SCDigest editorial staff
The News: As Ford prepares to join GM in announcing a series of layoffs and plant closing, supply chain issues are at the forefront of potential recovery strategies.
The Impact: In hugely competitive global market with rapid changes in consumer demands and fewer models with mega-sales, automotive companies, like manufacturers in other industries, must develop more agile production sytems.
The Story: At last week’s Automotive News World Conference in Dearborn, well-known industry consultant Ron Harbour told attendees that lack of flexibility at the plant level was a key issue for U.S. manufacturers.
Harbour, whose Harbour Consulting produces a variety of research on the automotive industry, said that U.S. automakers are at a competitive disadvantage because most of their plants aren't as flexible as those run by Toyota Motor Corp., Nissan Motor Co. and Honda Motor Co., each of which can make several vehicles and models at the same factory and change over production lines very quickly.
This has several negative ramifications for U.S. producers. First, it means that the sales volume to make a given model profitable is much higher for GM and Ford, because a factory’s full cost must be supported for that model. Second, as a model’s sales decline, they face fewer and tougher options. The Japanese can move that model to another factory with comparative ease and keep it going at lower volumes, where U.S. manufacturers often must either close the plant or retool it for another model – both hugely expensive choices.
U.S. manufacturers such as Ford are working to make the plants for flexible. Germany’s Daimler-Chrysler, as reported in SCDigest, is taking major steps to make its plants more flexible and support multiple models per factory. Even the Japanese manufacturers usually are able to make fewer models at each U.S. plants than in their home market, though more than the U.S. producers have been able to achieve.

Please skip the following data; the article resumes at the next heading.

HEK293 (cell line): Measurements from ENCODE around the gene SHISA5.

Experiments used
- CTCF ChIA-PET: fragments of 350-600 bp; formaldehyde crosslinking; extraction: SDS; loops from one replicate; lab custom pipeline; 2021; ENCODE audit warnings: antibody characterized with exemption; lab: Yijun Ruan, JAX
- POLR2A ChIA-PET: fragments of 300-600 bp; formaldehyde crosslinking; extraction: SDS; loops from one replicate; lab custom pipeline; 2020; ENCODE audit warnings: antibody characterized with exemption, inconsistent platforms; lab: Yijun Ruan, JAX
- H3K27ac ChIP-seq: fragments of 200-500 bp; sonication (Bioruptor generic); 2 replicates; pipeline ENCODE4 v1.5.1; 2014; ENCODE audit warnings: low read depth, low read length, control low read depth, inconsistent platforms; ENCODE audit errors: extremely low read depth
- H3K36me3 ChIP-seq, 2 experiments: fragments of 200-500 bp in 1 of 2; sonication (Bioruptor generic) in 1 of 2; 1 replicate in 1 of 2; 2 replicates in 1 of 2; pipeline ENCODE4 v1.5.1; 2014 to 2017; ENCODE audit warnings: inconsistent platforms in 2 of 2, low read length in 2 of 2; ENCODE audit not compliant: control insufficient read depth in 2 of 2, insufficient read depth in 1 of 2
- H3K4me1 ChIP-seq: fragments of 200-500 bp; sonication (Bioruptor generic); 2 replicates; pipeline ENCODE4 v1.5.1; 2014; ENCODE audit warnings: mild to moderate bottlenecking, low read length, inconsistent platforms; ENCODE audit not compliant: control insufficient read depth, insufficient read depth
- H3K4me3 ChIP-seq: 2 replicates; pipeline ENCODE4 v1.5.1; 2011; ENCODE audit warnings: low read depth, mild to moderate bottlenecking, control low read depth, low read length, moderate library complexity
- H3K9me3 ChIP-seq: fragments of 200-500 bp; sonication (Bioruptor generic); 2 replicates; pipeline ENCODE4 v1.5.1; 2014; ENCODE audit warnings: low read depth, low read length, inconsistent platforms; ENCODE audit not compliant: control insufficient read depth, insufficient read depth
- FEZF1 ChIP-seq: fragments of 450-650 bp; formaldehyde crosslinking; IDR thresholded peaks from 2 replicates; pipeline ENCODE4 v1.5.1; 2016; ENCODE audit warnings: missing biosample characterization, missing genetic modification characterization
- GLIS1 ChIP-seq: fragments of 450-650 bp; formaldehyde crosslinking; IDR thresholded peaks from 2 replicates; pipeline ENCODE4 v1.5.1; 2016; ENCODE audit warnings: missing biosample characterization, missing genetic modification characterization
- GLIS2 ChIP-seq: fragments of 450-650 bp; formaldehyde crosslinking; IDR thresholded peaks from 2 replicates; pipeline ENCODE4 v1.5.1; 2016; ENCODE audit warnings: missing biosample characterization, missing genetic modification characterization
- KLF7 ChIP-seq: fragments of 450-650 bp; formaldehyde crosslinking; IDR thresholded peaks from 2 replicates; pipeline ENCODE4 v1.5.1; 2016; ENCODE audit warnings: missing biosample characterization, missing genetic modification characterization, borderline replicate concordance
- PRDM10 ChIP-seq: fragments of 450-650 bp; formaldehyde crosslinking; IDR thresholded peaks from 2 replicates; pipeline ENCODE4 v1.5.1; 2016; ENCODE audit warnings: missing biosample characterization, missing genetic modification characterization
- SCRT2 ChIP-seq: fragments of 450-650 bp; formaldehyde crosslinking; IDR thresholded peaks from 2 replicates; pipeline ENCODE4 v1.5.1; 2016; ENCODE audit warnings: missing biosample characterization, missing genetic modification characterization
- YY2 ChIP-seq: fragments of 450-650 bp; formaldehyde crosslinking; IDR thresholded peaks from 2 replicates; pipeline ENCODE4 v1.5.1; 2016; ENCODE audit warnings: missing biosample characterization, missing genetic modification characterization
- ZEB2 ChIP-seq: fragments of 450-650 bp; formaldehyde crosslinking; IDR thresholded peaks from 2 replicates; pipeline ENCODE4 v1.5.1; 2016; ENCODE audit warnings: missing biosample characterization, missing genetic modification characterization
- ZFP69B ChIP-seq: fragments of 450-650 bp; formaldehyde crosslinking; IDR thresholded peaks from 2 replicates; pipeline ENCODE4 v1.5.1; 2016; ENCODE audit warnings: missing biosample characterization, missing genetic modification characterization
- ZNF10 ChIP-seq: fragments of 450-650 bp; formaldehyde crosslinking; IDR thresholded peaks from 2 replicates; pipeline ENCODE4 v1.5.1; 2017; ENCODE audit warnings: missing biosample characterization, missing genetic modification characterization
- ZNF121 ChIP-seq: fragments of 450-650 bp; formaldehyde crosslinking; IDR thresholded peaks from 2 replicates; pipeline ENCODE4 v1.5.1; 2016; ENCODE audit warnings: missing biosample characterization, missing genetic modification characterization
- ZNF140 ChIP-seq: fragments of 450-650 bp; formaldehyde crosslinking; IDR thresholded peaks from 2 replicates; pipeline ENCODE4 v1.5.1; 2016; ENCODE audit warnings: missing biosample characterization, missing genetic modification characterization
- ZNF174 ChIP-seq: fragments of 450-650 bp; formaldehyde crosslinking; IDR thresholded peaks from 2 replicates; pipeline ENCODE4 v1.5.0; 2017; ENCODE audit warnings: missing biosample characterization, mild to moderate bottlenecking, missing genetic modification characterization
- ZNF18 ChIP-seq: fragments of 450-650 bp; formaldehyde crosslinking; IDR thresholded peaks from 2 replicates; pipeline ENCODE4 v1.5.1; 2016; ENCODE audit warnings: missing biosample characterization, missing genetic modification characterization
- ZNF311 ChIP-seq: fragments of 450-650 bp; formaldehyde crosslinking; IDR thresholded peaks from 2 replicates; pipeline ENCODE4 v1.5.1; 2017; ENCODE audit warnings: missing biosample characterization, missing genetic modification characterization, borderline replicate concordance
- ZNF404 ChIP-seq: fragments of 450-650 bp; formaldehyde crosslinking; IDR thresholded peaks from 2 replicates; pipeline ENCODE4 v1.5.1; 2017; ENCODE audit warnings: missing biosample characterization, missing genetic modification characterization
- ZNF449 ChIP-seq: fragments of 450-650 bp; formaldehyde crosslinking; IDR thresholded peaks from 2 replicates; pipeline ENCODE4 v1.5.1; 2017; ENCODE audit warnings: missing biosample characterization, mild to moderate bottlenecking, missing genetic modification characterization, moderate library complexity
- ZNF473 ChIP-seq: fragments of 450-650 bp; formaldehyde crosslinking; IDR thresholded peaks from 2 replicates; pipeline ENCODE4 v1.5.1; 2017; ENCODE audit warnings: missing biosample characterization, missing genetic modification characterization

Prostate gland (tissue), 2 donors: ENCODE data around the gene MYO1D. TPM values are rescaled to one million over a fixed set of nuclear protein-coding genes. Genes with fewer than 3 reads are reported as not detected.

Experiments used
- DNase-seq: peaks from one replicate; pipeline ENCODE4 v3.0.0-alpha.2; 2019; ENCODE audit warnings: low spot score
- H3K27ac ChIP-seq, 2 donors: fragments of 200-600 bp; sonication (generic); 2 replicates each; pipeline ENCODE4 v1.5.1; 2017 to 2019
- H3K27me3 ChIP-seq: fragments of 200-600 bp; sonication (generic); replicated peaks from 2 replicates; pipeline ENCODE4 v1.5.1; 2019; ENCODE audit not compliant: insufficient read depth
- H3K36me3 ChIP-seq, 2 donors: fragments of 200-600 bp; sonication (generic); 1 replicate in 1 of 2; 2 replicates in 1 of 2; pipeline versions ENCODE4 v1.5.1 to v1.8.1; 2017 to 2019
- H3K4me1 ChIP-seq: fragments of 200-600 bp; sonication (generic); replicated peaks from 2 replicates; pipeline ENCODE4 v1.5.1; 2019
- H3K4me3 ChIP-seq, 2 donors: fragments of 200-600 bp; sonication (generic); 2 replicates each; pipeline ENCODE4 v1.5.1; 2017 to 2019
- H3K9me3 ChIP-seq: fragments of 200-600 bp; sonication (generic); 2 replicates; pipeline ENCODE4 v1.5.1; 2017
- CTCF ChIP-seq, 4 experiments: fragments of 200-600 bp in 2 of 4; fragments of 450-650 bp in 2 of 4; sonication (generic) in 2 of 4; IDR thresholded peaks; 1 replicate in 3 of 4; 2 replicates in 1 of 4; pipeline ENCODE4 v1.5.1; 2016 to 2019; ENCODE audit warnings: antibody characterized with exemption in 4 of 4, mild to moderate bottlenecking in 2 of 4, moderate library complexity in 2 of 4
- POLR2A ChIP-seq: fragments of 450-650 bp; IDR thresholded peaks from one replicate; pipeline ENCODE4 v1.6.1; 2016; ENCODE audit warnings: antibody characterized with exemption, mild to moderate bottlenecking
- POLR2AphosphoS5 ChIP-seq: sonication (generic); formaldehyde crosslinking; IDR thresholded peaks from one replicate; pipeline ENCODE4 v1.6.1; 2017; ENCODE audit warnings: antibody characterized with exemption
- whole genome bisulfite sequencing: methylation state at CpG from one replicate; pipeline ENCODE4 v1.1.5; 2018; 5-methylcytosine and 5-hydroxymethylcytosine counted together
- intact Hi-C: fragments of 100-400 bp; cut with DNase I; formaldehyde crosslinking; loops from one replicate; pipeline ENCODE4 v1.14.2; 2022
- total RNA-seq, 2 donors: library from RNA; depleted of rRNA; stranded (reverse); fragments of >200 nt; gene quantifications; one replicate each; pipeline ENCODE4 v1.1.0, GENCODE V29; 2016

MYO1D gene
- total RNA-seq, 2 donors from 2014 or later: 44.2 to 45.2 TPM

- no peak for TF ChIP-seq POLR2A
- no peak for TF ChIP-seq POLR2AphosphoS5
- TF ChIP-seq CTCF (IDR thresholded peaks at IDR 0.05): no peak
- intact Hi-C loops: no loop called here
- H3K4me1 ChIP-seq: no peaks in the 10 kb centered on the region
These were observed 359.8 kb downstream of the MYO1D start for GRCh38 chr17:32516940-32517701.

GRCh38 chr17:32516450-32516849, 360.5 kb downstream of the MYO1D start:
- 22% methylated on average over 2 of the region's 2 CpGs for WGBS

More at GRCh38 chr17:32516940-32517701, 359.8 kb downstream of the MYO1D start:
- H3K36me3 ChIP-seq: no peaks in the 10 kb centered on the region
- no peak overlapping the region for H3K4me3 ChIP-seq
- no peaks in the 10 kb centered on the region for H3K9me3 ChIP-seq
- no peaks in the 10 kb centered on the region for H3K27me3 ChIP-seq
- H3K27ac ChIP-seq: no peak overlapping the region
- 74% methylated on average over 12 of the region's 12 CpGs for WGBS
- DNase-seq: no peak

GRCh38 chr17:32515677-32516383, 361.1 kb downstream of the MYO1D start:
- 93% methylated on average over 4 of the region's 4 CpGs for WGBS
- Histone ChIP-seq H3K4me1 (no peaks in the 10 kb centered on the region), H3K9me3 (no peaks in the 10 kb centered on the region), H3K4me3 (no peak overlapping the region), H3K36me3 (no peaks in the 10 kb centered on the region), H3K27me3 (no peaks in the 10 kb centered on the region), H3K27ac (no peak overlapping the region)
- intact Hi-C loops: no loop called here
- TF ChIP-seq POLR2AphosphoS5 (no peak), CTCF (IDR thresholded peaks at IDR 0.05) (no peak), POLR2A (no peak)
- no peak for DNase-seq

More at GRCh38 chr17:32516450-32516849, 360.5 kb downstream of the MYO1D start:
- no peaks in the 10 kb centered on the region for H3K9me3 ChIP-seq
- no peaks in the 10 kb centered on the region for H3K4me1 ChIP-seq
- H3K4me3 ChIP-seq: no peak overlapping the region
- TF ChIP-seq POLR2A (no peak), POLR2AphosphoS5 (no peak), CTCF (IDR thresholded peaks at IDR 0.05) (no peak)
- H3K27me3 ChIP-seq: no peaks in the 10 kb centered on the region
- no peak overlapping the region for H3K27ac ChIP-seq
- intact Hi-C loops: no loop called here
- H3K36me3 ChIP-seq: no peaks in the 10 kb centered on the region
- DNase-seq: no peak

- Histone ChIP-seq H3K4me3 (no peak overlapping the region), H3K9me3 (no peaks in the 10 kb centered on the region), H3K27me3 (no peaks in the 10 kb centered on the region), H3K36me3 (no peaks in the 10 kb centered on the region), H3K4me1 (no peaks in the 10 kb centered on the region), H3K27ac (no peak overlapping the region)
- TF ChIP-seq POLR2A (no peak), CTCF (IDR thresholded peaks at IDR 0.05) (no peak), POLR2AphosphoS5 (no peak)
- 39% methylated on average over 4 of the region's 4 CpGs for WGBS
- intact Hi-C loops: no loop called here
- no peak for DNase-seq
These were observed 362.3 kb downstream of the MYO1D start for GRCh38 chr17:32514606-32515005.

Meanwhile, the U.S. manufacturers have made huge gains in manufacturing productivity – they just aren’t able to reap the benefits.
Harbour said, for example, that between 1998 and 2004, GM’s total labor hours per vehicle was reduced by 26%, from about 46 hours per vehicle to 34. But, union contracts requiring the automakers to keep paying unneeded workers, and a failure to shut plants to match capacity with demand in the face of shrinking market share and substantial the productivity gains – means the productivity figures look nice on paper, but have done little for the bottom line.
For example, Harbour said GM had 331 stamping lines in the early 1990s, but made need as few as just 150 in a few years. It current has about 240.
Harbour cited Honda of America as the most productive and flexible producer in the United States. He said Honda twice moved the Accord assembly line from one plant to another in only a single weekend in order to maximize production when demand peaked.
Do you think U.S. auto manufacturers will be able to achieve competitive levels of factory flexibility soon? Will they be able to finally reap the financial benefits of the productivity gains they’ve made? Let us know your thoughts.